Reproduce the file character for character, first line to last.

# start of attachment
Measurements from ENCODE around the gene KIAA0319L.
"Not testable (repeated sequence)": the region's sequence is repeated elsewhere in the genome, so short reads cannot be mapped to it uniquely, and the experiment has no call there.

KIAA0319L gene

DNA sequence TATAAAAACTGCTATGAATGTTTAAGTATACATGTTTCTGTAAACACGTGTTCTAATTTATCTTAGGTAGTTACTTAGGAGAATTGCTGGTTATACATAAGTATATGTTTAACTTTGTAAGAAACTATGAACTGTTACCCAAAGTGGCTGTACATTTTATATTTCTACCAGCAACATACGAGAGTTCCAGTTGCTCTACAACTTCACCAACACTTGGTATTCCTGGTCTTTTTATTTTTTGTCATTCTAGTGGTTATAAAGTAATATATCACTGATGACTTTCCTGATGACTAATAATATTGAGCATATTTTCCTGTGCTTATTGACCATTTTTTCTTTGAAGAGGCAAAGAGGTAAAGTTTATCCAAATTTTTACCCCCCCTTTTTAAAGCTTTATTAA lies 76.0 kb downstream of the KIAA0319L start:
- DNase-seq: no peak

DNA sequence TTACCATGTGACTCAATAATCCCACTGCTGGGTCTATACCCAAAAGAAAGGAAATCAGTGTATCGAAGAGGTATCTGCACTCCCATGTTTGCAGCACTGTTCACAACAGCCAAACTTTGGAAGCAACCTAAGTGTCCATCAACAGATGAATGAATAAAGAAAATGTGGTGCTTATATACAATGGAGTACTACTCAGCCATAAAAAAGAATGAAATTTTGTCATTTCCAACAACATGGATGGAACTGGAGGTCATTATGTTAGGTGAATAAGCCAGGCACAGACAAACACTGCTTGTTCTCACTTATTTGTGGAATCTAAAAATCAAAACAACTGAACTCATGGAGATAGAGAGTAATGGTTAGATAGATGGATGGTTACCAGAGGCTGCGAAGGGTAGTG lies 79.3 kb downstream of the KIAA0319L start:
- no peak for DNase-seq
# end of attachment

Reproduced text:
Measurements from ENCODE around the gene KIAA0319L.
"Not testable (repeated sequence)": the region's sequence is repeated elsewhere in the genome, so short reads cannot be mapped to it uniquely, and the experiment has no call there.

KIAA0319L gene

DNA sequence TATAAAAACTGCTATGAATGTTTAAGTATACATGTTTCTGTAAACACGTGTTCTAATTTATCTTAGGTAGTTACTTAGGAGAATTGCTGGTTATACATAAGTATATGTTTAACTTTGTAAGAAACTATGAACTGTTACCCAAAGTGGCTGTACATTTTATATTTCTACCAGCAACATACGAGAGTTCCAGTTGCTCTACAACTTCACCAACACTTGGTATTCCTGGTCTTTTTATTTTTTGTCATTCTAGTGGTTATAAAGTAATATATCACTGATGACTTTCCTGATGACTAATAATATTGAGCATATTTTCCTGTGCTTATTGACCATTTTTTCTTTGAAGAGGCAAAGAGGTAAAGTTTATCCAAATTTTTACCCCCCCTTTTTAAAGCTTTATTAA lies 76.0 kb downstream of the KIAA0319L start:
- DNase-seq: no peak

DNA sequence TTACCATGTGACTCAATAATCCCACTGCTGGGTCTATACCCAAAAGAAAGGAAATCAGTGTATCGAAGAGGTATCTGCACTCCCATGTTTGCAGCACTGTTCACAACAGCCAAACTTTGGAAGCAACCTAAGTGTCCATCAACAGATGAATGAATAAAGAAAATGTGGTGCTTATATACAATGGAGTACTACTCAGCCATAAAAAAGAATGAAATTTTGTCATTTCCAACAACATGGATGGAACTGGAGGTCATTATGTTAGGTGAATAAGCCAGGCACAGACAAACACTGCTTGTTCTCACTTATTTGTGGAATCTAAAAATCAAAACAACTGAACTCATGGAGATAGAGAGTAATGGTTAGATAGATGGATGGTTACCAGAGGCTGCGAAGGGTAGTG lies 79.3 kb downstream of the KIAA0319L start:
- no peak for DNase-seq